Wilmington city council debates lessening tax increase, budget passes first reading
At Tuesday night’s Wilmington City Council Meeting, there was a lengthy discussion on tax increases — and potential ways to offset those increases.
Originally, the city was planning on raising the current property tax rate by 3.7%, which is an adjustment of 1.42 cents per $100 dollars of property value. If you own a house valued at the regional average of around $260,000, your taxes would go up by a bit over $3 a month, or $38 annually.
But city council members also heard other options that could lessen that increase to 1.17 cents by adjusting the appropriated fund balance, adding $500,000.
Council member Luke Waddell was in favor of this option, saying while he doesn’t like tax increases at all, why not make the increase less if we can.
“Because it's lessening that burden. While I'm not a proponent of a tax increase at all, I think it is with discussing what we can do with that 500,000 and decrease it by that much," Waddell said.
Waddell was also uncomfortable with the idea of increasing taxes while keeping in a council stipend increase — and proposed scrapping a planned raise for council members.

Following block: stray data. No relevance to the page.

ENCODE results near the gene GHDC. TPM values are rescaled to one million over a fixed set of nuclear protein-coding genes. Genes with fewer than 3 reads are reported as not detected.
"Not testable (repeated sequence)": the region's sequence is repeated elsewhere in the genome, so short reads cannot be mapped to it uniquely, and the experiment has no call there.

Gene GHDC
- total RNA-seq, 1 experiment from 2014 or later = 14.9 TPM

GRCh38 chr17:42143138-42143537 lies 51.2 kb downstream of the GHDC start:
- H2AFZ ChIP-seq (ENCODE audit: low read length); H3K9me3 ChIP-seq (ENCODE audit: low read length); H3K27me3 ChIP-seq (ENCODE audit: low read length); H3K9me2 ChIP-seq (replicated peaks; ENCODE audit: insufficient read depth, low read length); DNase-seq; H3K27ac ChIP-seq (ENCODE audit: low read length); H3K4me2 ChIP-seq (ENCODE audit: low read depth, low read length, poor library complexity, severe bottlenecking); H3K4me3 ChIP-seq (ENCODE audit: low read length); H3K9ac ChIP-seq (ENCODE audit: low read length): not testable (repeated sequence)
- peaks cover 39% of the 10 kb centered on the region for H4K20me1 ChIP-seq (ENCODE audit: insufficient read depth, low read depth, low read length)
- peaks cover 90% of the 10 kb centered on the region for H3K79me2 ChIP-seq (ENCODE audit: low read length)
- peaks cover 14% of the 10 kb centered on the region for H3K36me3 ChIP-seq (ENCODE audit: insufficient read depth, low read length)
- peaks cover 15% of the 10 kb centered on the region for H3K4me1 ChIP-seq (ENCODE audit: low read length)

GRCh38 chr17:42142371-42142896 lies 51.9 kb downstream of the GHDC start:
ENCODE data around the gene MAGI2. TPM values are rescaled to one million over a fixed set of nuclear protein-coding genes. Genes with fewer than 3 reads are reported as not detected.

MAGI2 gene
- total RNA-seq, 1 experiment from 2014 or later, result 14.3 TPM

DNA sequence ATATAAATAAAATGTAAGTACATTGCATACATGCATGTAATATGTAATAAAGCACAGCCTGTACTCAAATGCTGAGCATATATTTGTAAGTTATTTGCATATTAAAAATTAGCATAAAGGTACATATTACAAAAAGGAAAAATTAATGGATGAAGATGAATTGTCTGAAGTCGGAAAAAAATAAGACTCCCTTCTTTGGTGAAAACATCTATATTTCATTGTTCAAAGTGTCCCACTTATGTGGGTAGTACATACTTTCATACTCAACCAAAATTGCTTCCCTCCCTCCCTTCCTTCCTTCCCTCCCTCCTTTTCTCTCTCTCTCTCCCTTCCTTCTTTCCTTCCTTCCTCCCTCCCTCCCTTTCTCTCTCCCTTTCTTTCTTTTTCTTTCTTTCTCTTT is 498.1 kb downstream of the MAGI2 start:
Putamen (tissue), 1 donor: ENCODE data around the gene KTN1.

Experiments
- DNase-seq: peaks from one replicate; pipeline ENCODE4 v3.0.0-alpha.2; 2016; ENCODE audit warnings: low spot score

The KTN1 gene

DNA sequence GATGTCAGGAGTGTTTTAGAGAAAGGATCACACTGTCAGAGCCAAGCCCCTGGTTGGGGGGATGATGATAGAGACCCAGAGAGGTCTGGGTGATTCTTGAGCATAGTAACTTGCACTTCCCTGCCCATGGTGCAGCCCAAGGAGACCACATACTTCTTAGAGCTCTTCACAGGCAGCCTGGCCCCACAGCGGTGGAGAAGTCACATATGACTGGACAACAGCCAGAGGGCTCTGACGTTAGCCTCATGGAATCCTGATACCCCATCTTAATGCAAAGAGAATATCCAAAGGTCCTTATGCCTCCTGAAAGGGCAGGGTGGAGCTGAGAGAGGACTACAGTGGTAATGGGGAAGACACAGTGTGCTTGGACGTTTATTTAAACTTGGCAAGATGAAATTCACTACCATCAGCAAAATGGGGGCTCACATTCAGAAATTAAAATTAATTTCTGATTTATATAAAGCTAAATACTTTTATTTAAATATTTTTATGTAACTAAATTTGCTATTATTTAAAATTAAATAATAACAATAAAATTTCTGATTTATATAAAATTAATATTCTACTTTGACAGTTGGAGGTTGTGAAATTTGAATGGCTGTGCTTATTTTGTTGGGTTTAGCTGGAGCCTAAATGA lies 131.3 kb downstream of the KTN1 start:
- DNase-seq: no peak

Council member Kevin Spears responded by saying there are a lot of people in the community that can afford to “go with the flow” of taxes. If people have problems with the taxes increasing in spite of everything the city wants to accomplish, then those people need to be identified, he said.
“We’re talking about a tax increase that benefits whom? We cannot get to appease people and get them to live better lives, and give people who can afford it, people who can afford a tax increase, a break," Spears said.
Council approved the budget, with the original tax increase — but they could still amend it, lessening that increase, before the end of the month.